Shen Yun Contest

Enter to win two tickets to see Shen Yun April 3-5, 2015, at McCaw Hall

Fill out my online form.

*No purchase necessary to enter to win. Winner will be selected by a random drawing and will be notified by phone or email.

The Herald of Everett, Washington
HeraldNet on Facebook HeraldNet on Twitter HeraldNet RSS feeds HeraldNet Pinterest HeraldNet Google Plus HeraldNet Youtube
HeraldNet Newsletters  Newsletters: Sign up  Green editions icon Green editions

Calendar


HeraldNet Headlines
HeraldNet Newsletter Delivered to your inbox each week.


Published: Tuesday, August 23, 2011, 5:26 p.m.

Millions of species fill Earth

And a new study says we've only discovered a quarter of them

  • A blind hairy mini-lobster, distantly related to the squat lobster family, was found in 2005 in hydrothermal vents where the East Pacific Rise meets A...

    National Museum of National History in Paris

    A blind hairy mini-lobster, distantly related to the squat lobster family, was found in 2005 in hydrothermal vents where the East Pacific Rise meets Antarctica.

WASHINGTON -- Our world is a much wilder place than it looks.
A new study estimates that Earth has almost 8.8 million species, but we've only discovered about a quarter of them. And some of yet-to-be-seen ones could be in our own back yards, scientists say.
So far, only 1.9 million species have been found. Recent discoveries have been small and weird: a psychedelic frogfish, a lizard the size of a dime and even a blind hairy mini-lobster at the bottom of the ocean.
"We are really fairly ignorant of the complexity and colorfulness of this amazing planet," said the study's co-author, Boris Worm, a biology professor at Canada's Dalhousie University.
While some scientists and others may question why we need to know the number of species, others say it's important.
There are potential benefits from these undiscovered species, which need to be found before they disappear from the planet, said famed Harvard biologist Edward Wilson, who was not part of this study. Some of modern medicine comes from unusual plants and animals.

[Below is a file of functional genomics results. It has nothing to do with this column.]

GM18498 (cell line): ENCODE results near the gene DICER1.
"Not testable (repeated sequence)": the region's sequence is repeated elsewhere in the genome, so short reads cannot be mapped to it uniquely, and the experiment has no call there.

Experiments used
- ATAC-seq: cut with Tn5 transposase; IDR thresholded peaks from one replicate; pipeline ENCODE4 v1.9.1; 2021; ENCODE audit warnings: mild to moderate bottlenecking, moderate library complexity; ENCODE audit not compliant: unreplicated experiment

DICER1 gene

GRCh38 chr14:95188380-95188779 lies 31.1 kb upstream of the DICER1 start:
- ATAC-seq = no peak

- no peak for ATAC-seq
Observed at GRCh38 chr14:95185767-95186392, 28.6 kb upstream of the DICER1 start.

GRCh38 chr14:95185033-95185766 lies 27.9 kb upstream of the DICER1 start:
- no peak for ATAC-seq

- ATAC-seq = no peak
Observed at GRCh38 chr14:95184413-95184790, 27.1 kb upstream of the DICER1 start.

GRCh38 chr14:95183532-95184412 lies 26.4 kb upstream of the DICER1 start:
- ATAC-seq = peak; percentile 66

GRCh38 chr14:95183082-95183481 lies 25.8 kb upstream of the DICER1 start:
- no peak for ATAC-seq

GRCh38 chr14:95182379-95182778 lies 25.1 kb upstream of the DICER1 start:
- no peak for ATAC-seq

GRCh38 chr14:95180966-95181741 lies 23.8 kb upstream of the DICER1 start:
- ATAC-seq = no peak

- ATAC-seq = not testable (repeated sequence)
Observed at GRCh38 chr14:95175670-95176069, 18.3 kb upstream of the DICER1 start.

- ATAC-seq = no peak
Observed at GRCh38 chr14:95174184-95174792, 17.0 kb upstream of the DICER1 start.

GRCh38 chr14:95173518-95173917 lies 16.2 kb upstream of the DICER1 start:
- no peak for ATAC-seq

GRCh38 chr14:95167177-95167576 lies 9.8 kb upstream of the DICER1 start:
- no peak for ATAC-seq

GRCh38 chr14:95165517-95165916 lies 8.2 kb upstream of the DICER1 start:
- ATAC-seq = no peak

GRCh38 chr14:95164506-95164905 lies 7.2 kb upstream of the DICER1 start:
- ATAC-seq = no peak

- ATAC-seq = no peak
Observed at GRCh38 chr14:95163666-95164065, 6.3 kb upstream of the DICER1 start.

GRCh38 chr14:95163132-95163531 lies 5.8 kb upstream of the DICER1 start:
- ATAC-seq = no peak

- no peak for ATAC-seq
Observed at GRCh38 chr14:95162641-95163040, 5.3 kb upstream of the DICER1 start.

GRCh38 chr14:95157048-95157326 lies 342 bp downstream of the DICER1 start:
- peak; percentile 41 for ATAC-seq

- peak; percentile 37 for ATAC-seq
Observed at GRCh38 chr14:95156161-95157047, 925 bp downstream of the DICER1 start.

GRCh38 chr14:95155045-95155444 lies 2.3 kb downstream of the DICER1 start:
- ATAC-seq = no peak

"We won't know the benefits to humanity (from these species), which potentially are enormous," the Pulitzer Prize-winning Wilson said. "If we're going to advance medical science, we need to know what's in the environment."
Biologists have long known that there's more to Earth than it seems, estimating the number of species to be somewhere between 3 million and 100 million. Figuring out how much is difficult.
Worm and Camilo Mora of the University of Hawaii used complex mathematical models and the pace of discoveries of not only species, but of higher classifications such as family to come up with their estimate.
Their study, published Tuesday in the online journal PLoS Biology, a publication of the Public Library of Science, estimated the number of species at nearly 8.8 million.
Of those species, 6.5 million would be on land and 2.2 million in the ocean, which is a priority for the scientists doing the work since they are part of the Census of Marine Life, an international group of scientists trying to record all the life in the ocean.
The research estimates that animals rule with 7.8 million species, followed by fungi with 611,000 and plants with just shy of 300,000 species.
While some new species like the strange mini-lobster are in exotic places such as undersea vents, "many of these species that remain to be discovered can be found literally in our own back yards," Mora said.
The study said it could be off by about 1.3 million species, with the number somewhere between 7.5 million and 10.1 million. But evolutionary biologist Blair Hedges of Penn State University said he thinks the study is not good enough to be even that exact and could be wrong by millions.
Hedges knows firsthand about small species.
He found the world's smallest lizard, a half-inch long Caribbean gecko, and the world's shortest snake, the 4-inch Caribbean threadsnake.
Online
Census of Marine Life: www.coml.org
Encyclopedia of Life: www.eol.org

Share your comments: Log in using your HeraldNet account or your Facebook, Twitter or Disqus profile. Comments that violate the rules are subject to removal. Please see our terms of use. Please note that you must verify your email address for your comments to appear.

You are logged in using your HeraldNet ID. Click here to update your profile. | Log out.

Our new comment system is not supported in IE 7. Please upgrade your browser here.

comments powered by Disqus
digital subscription promo

Subscribe now

Unlimited digital access starting at 99 cents, or included with any print subscription.

loading...
HeraldNet Classifieds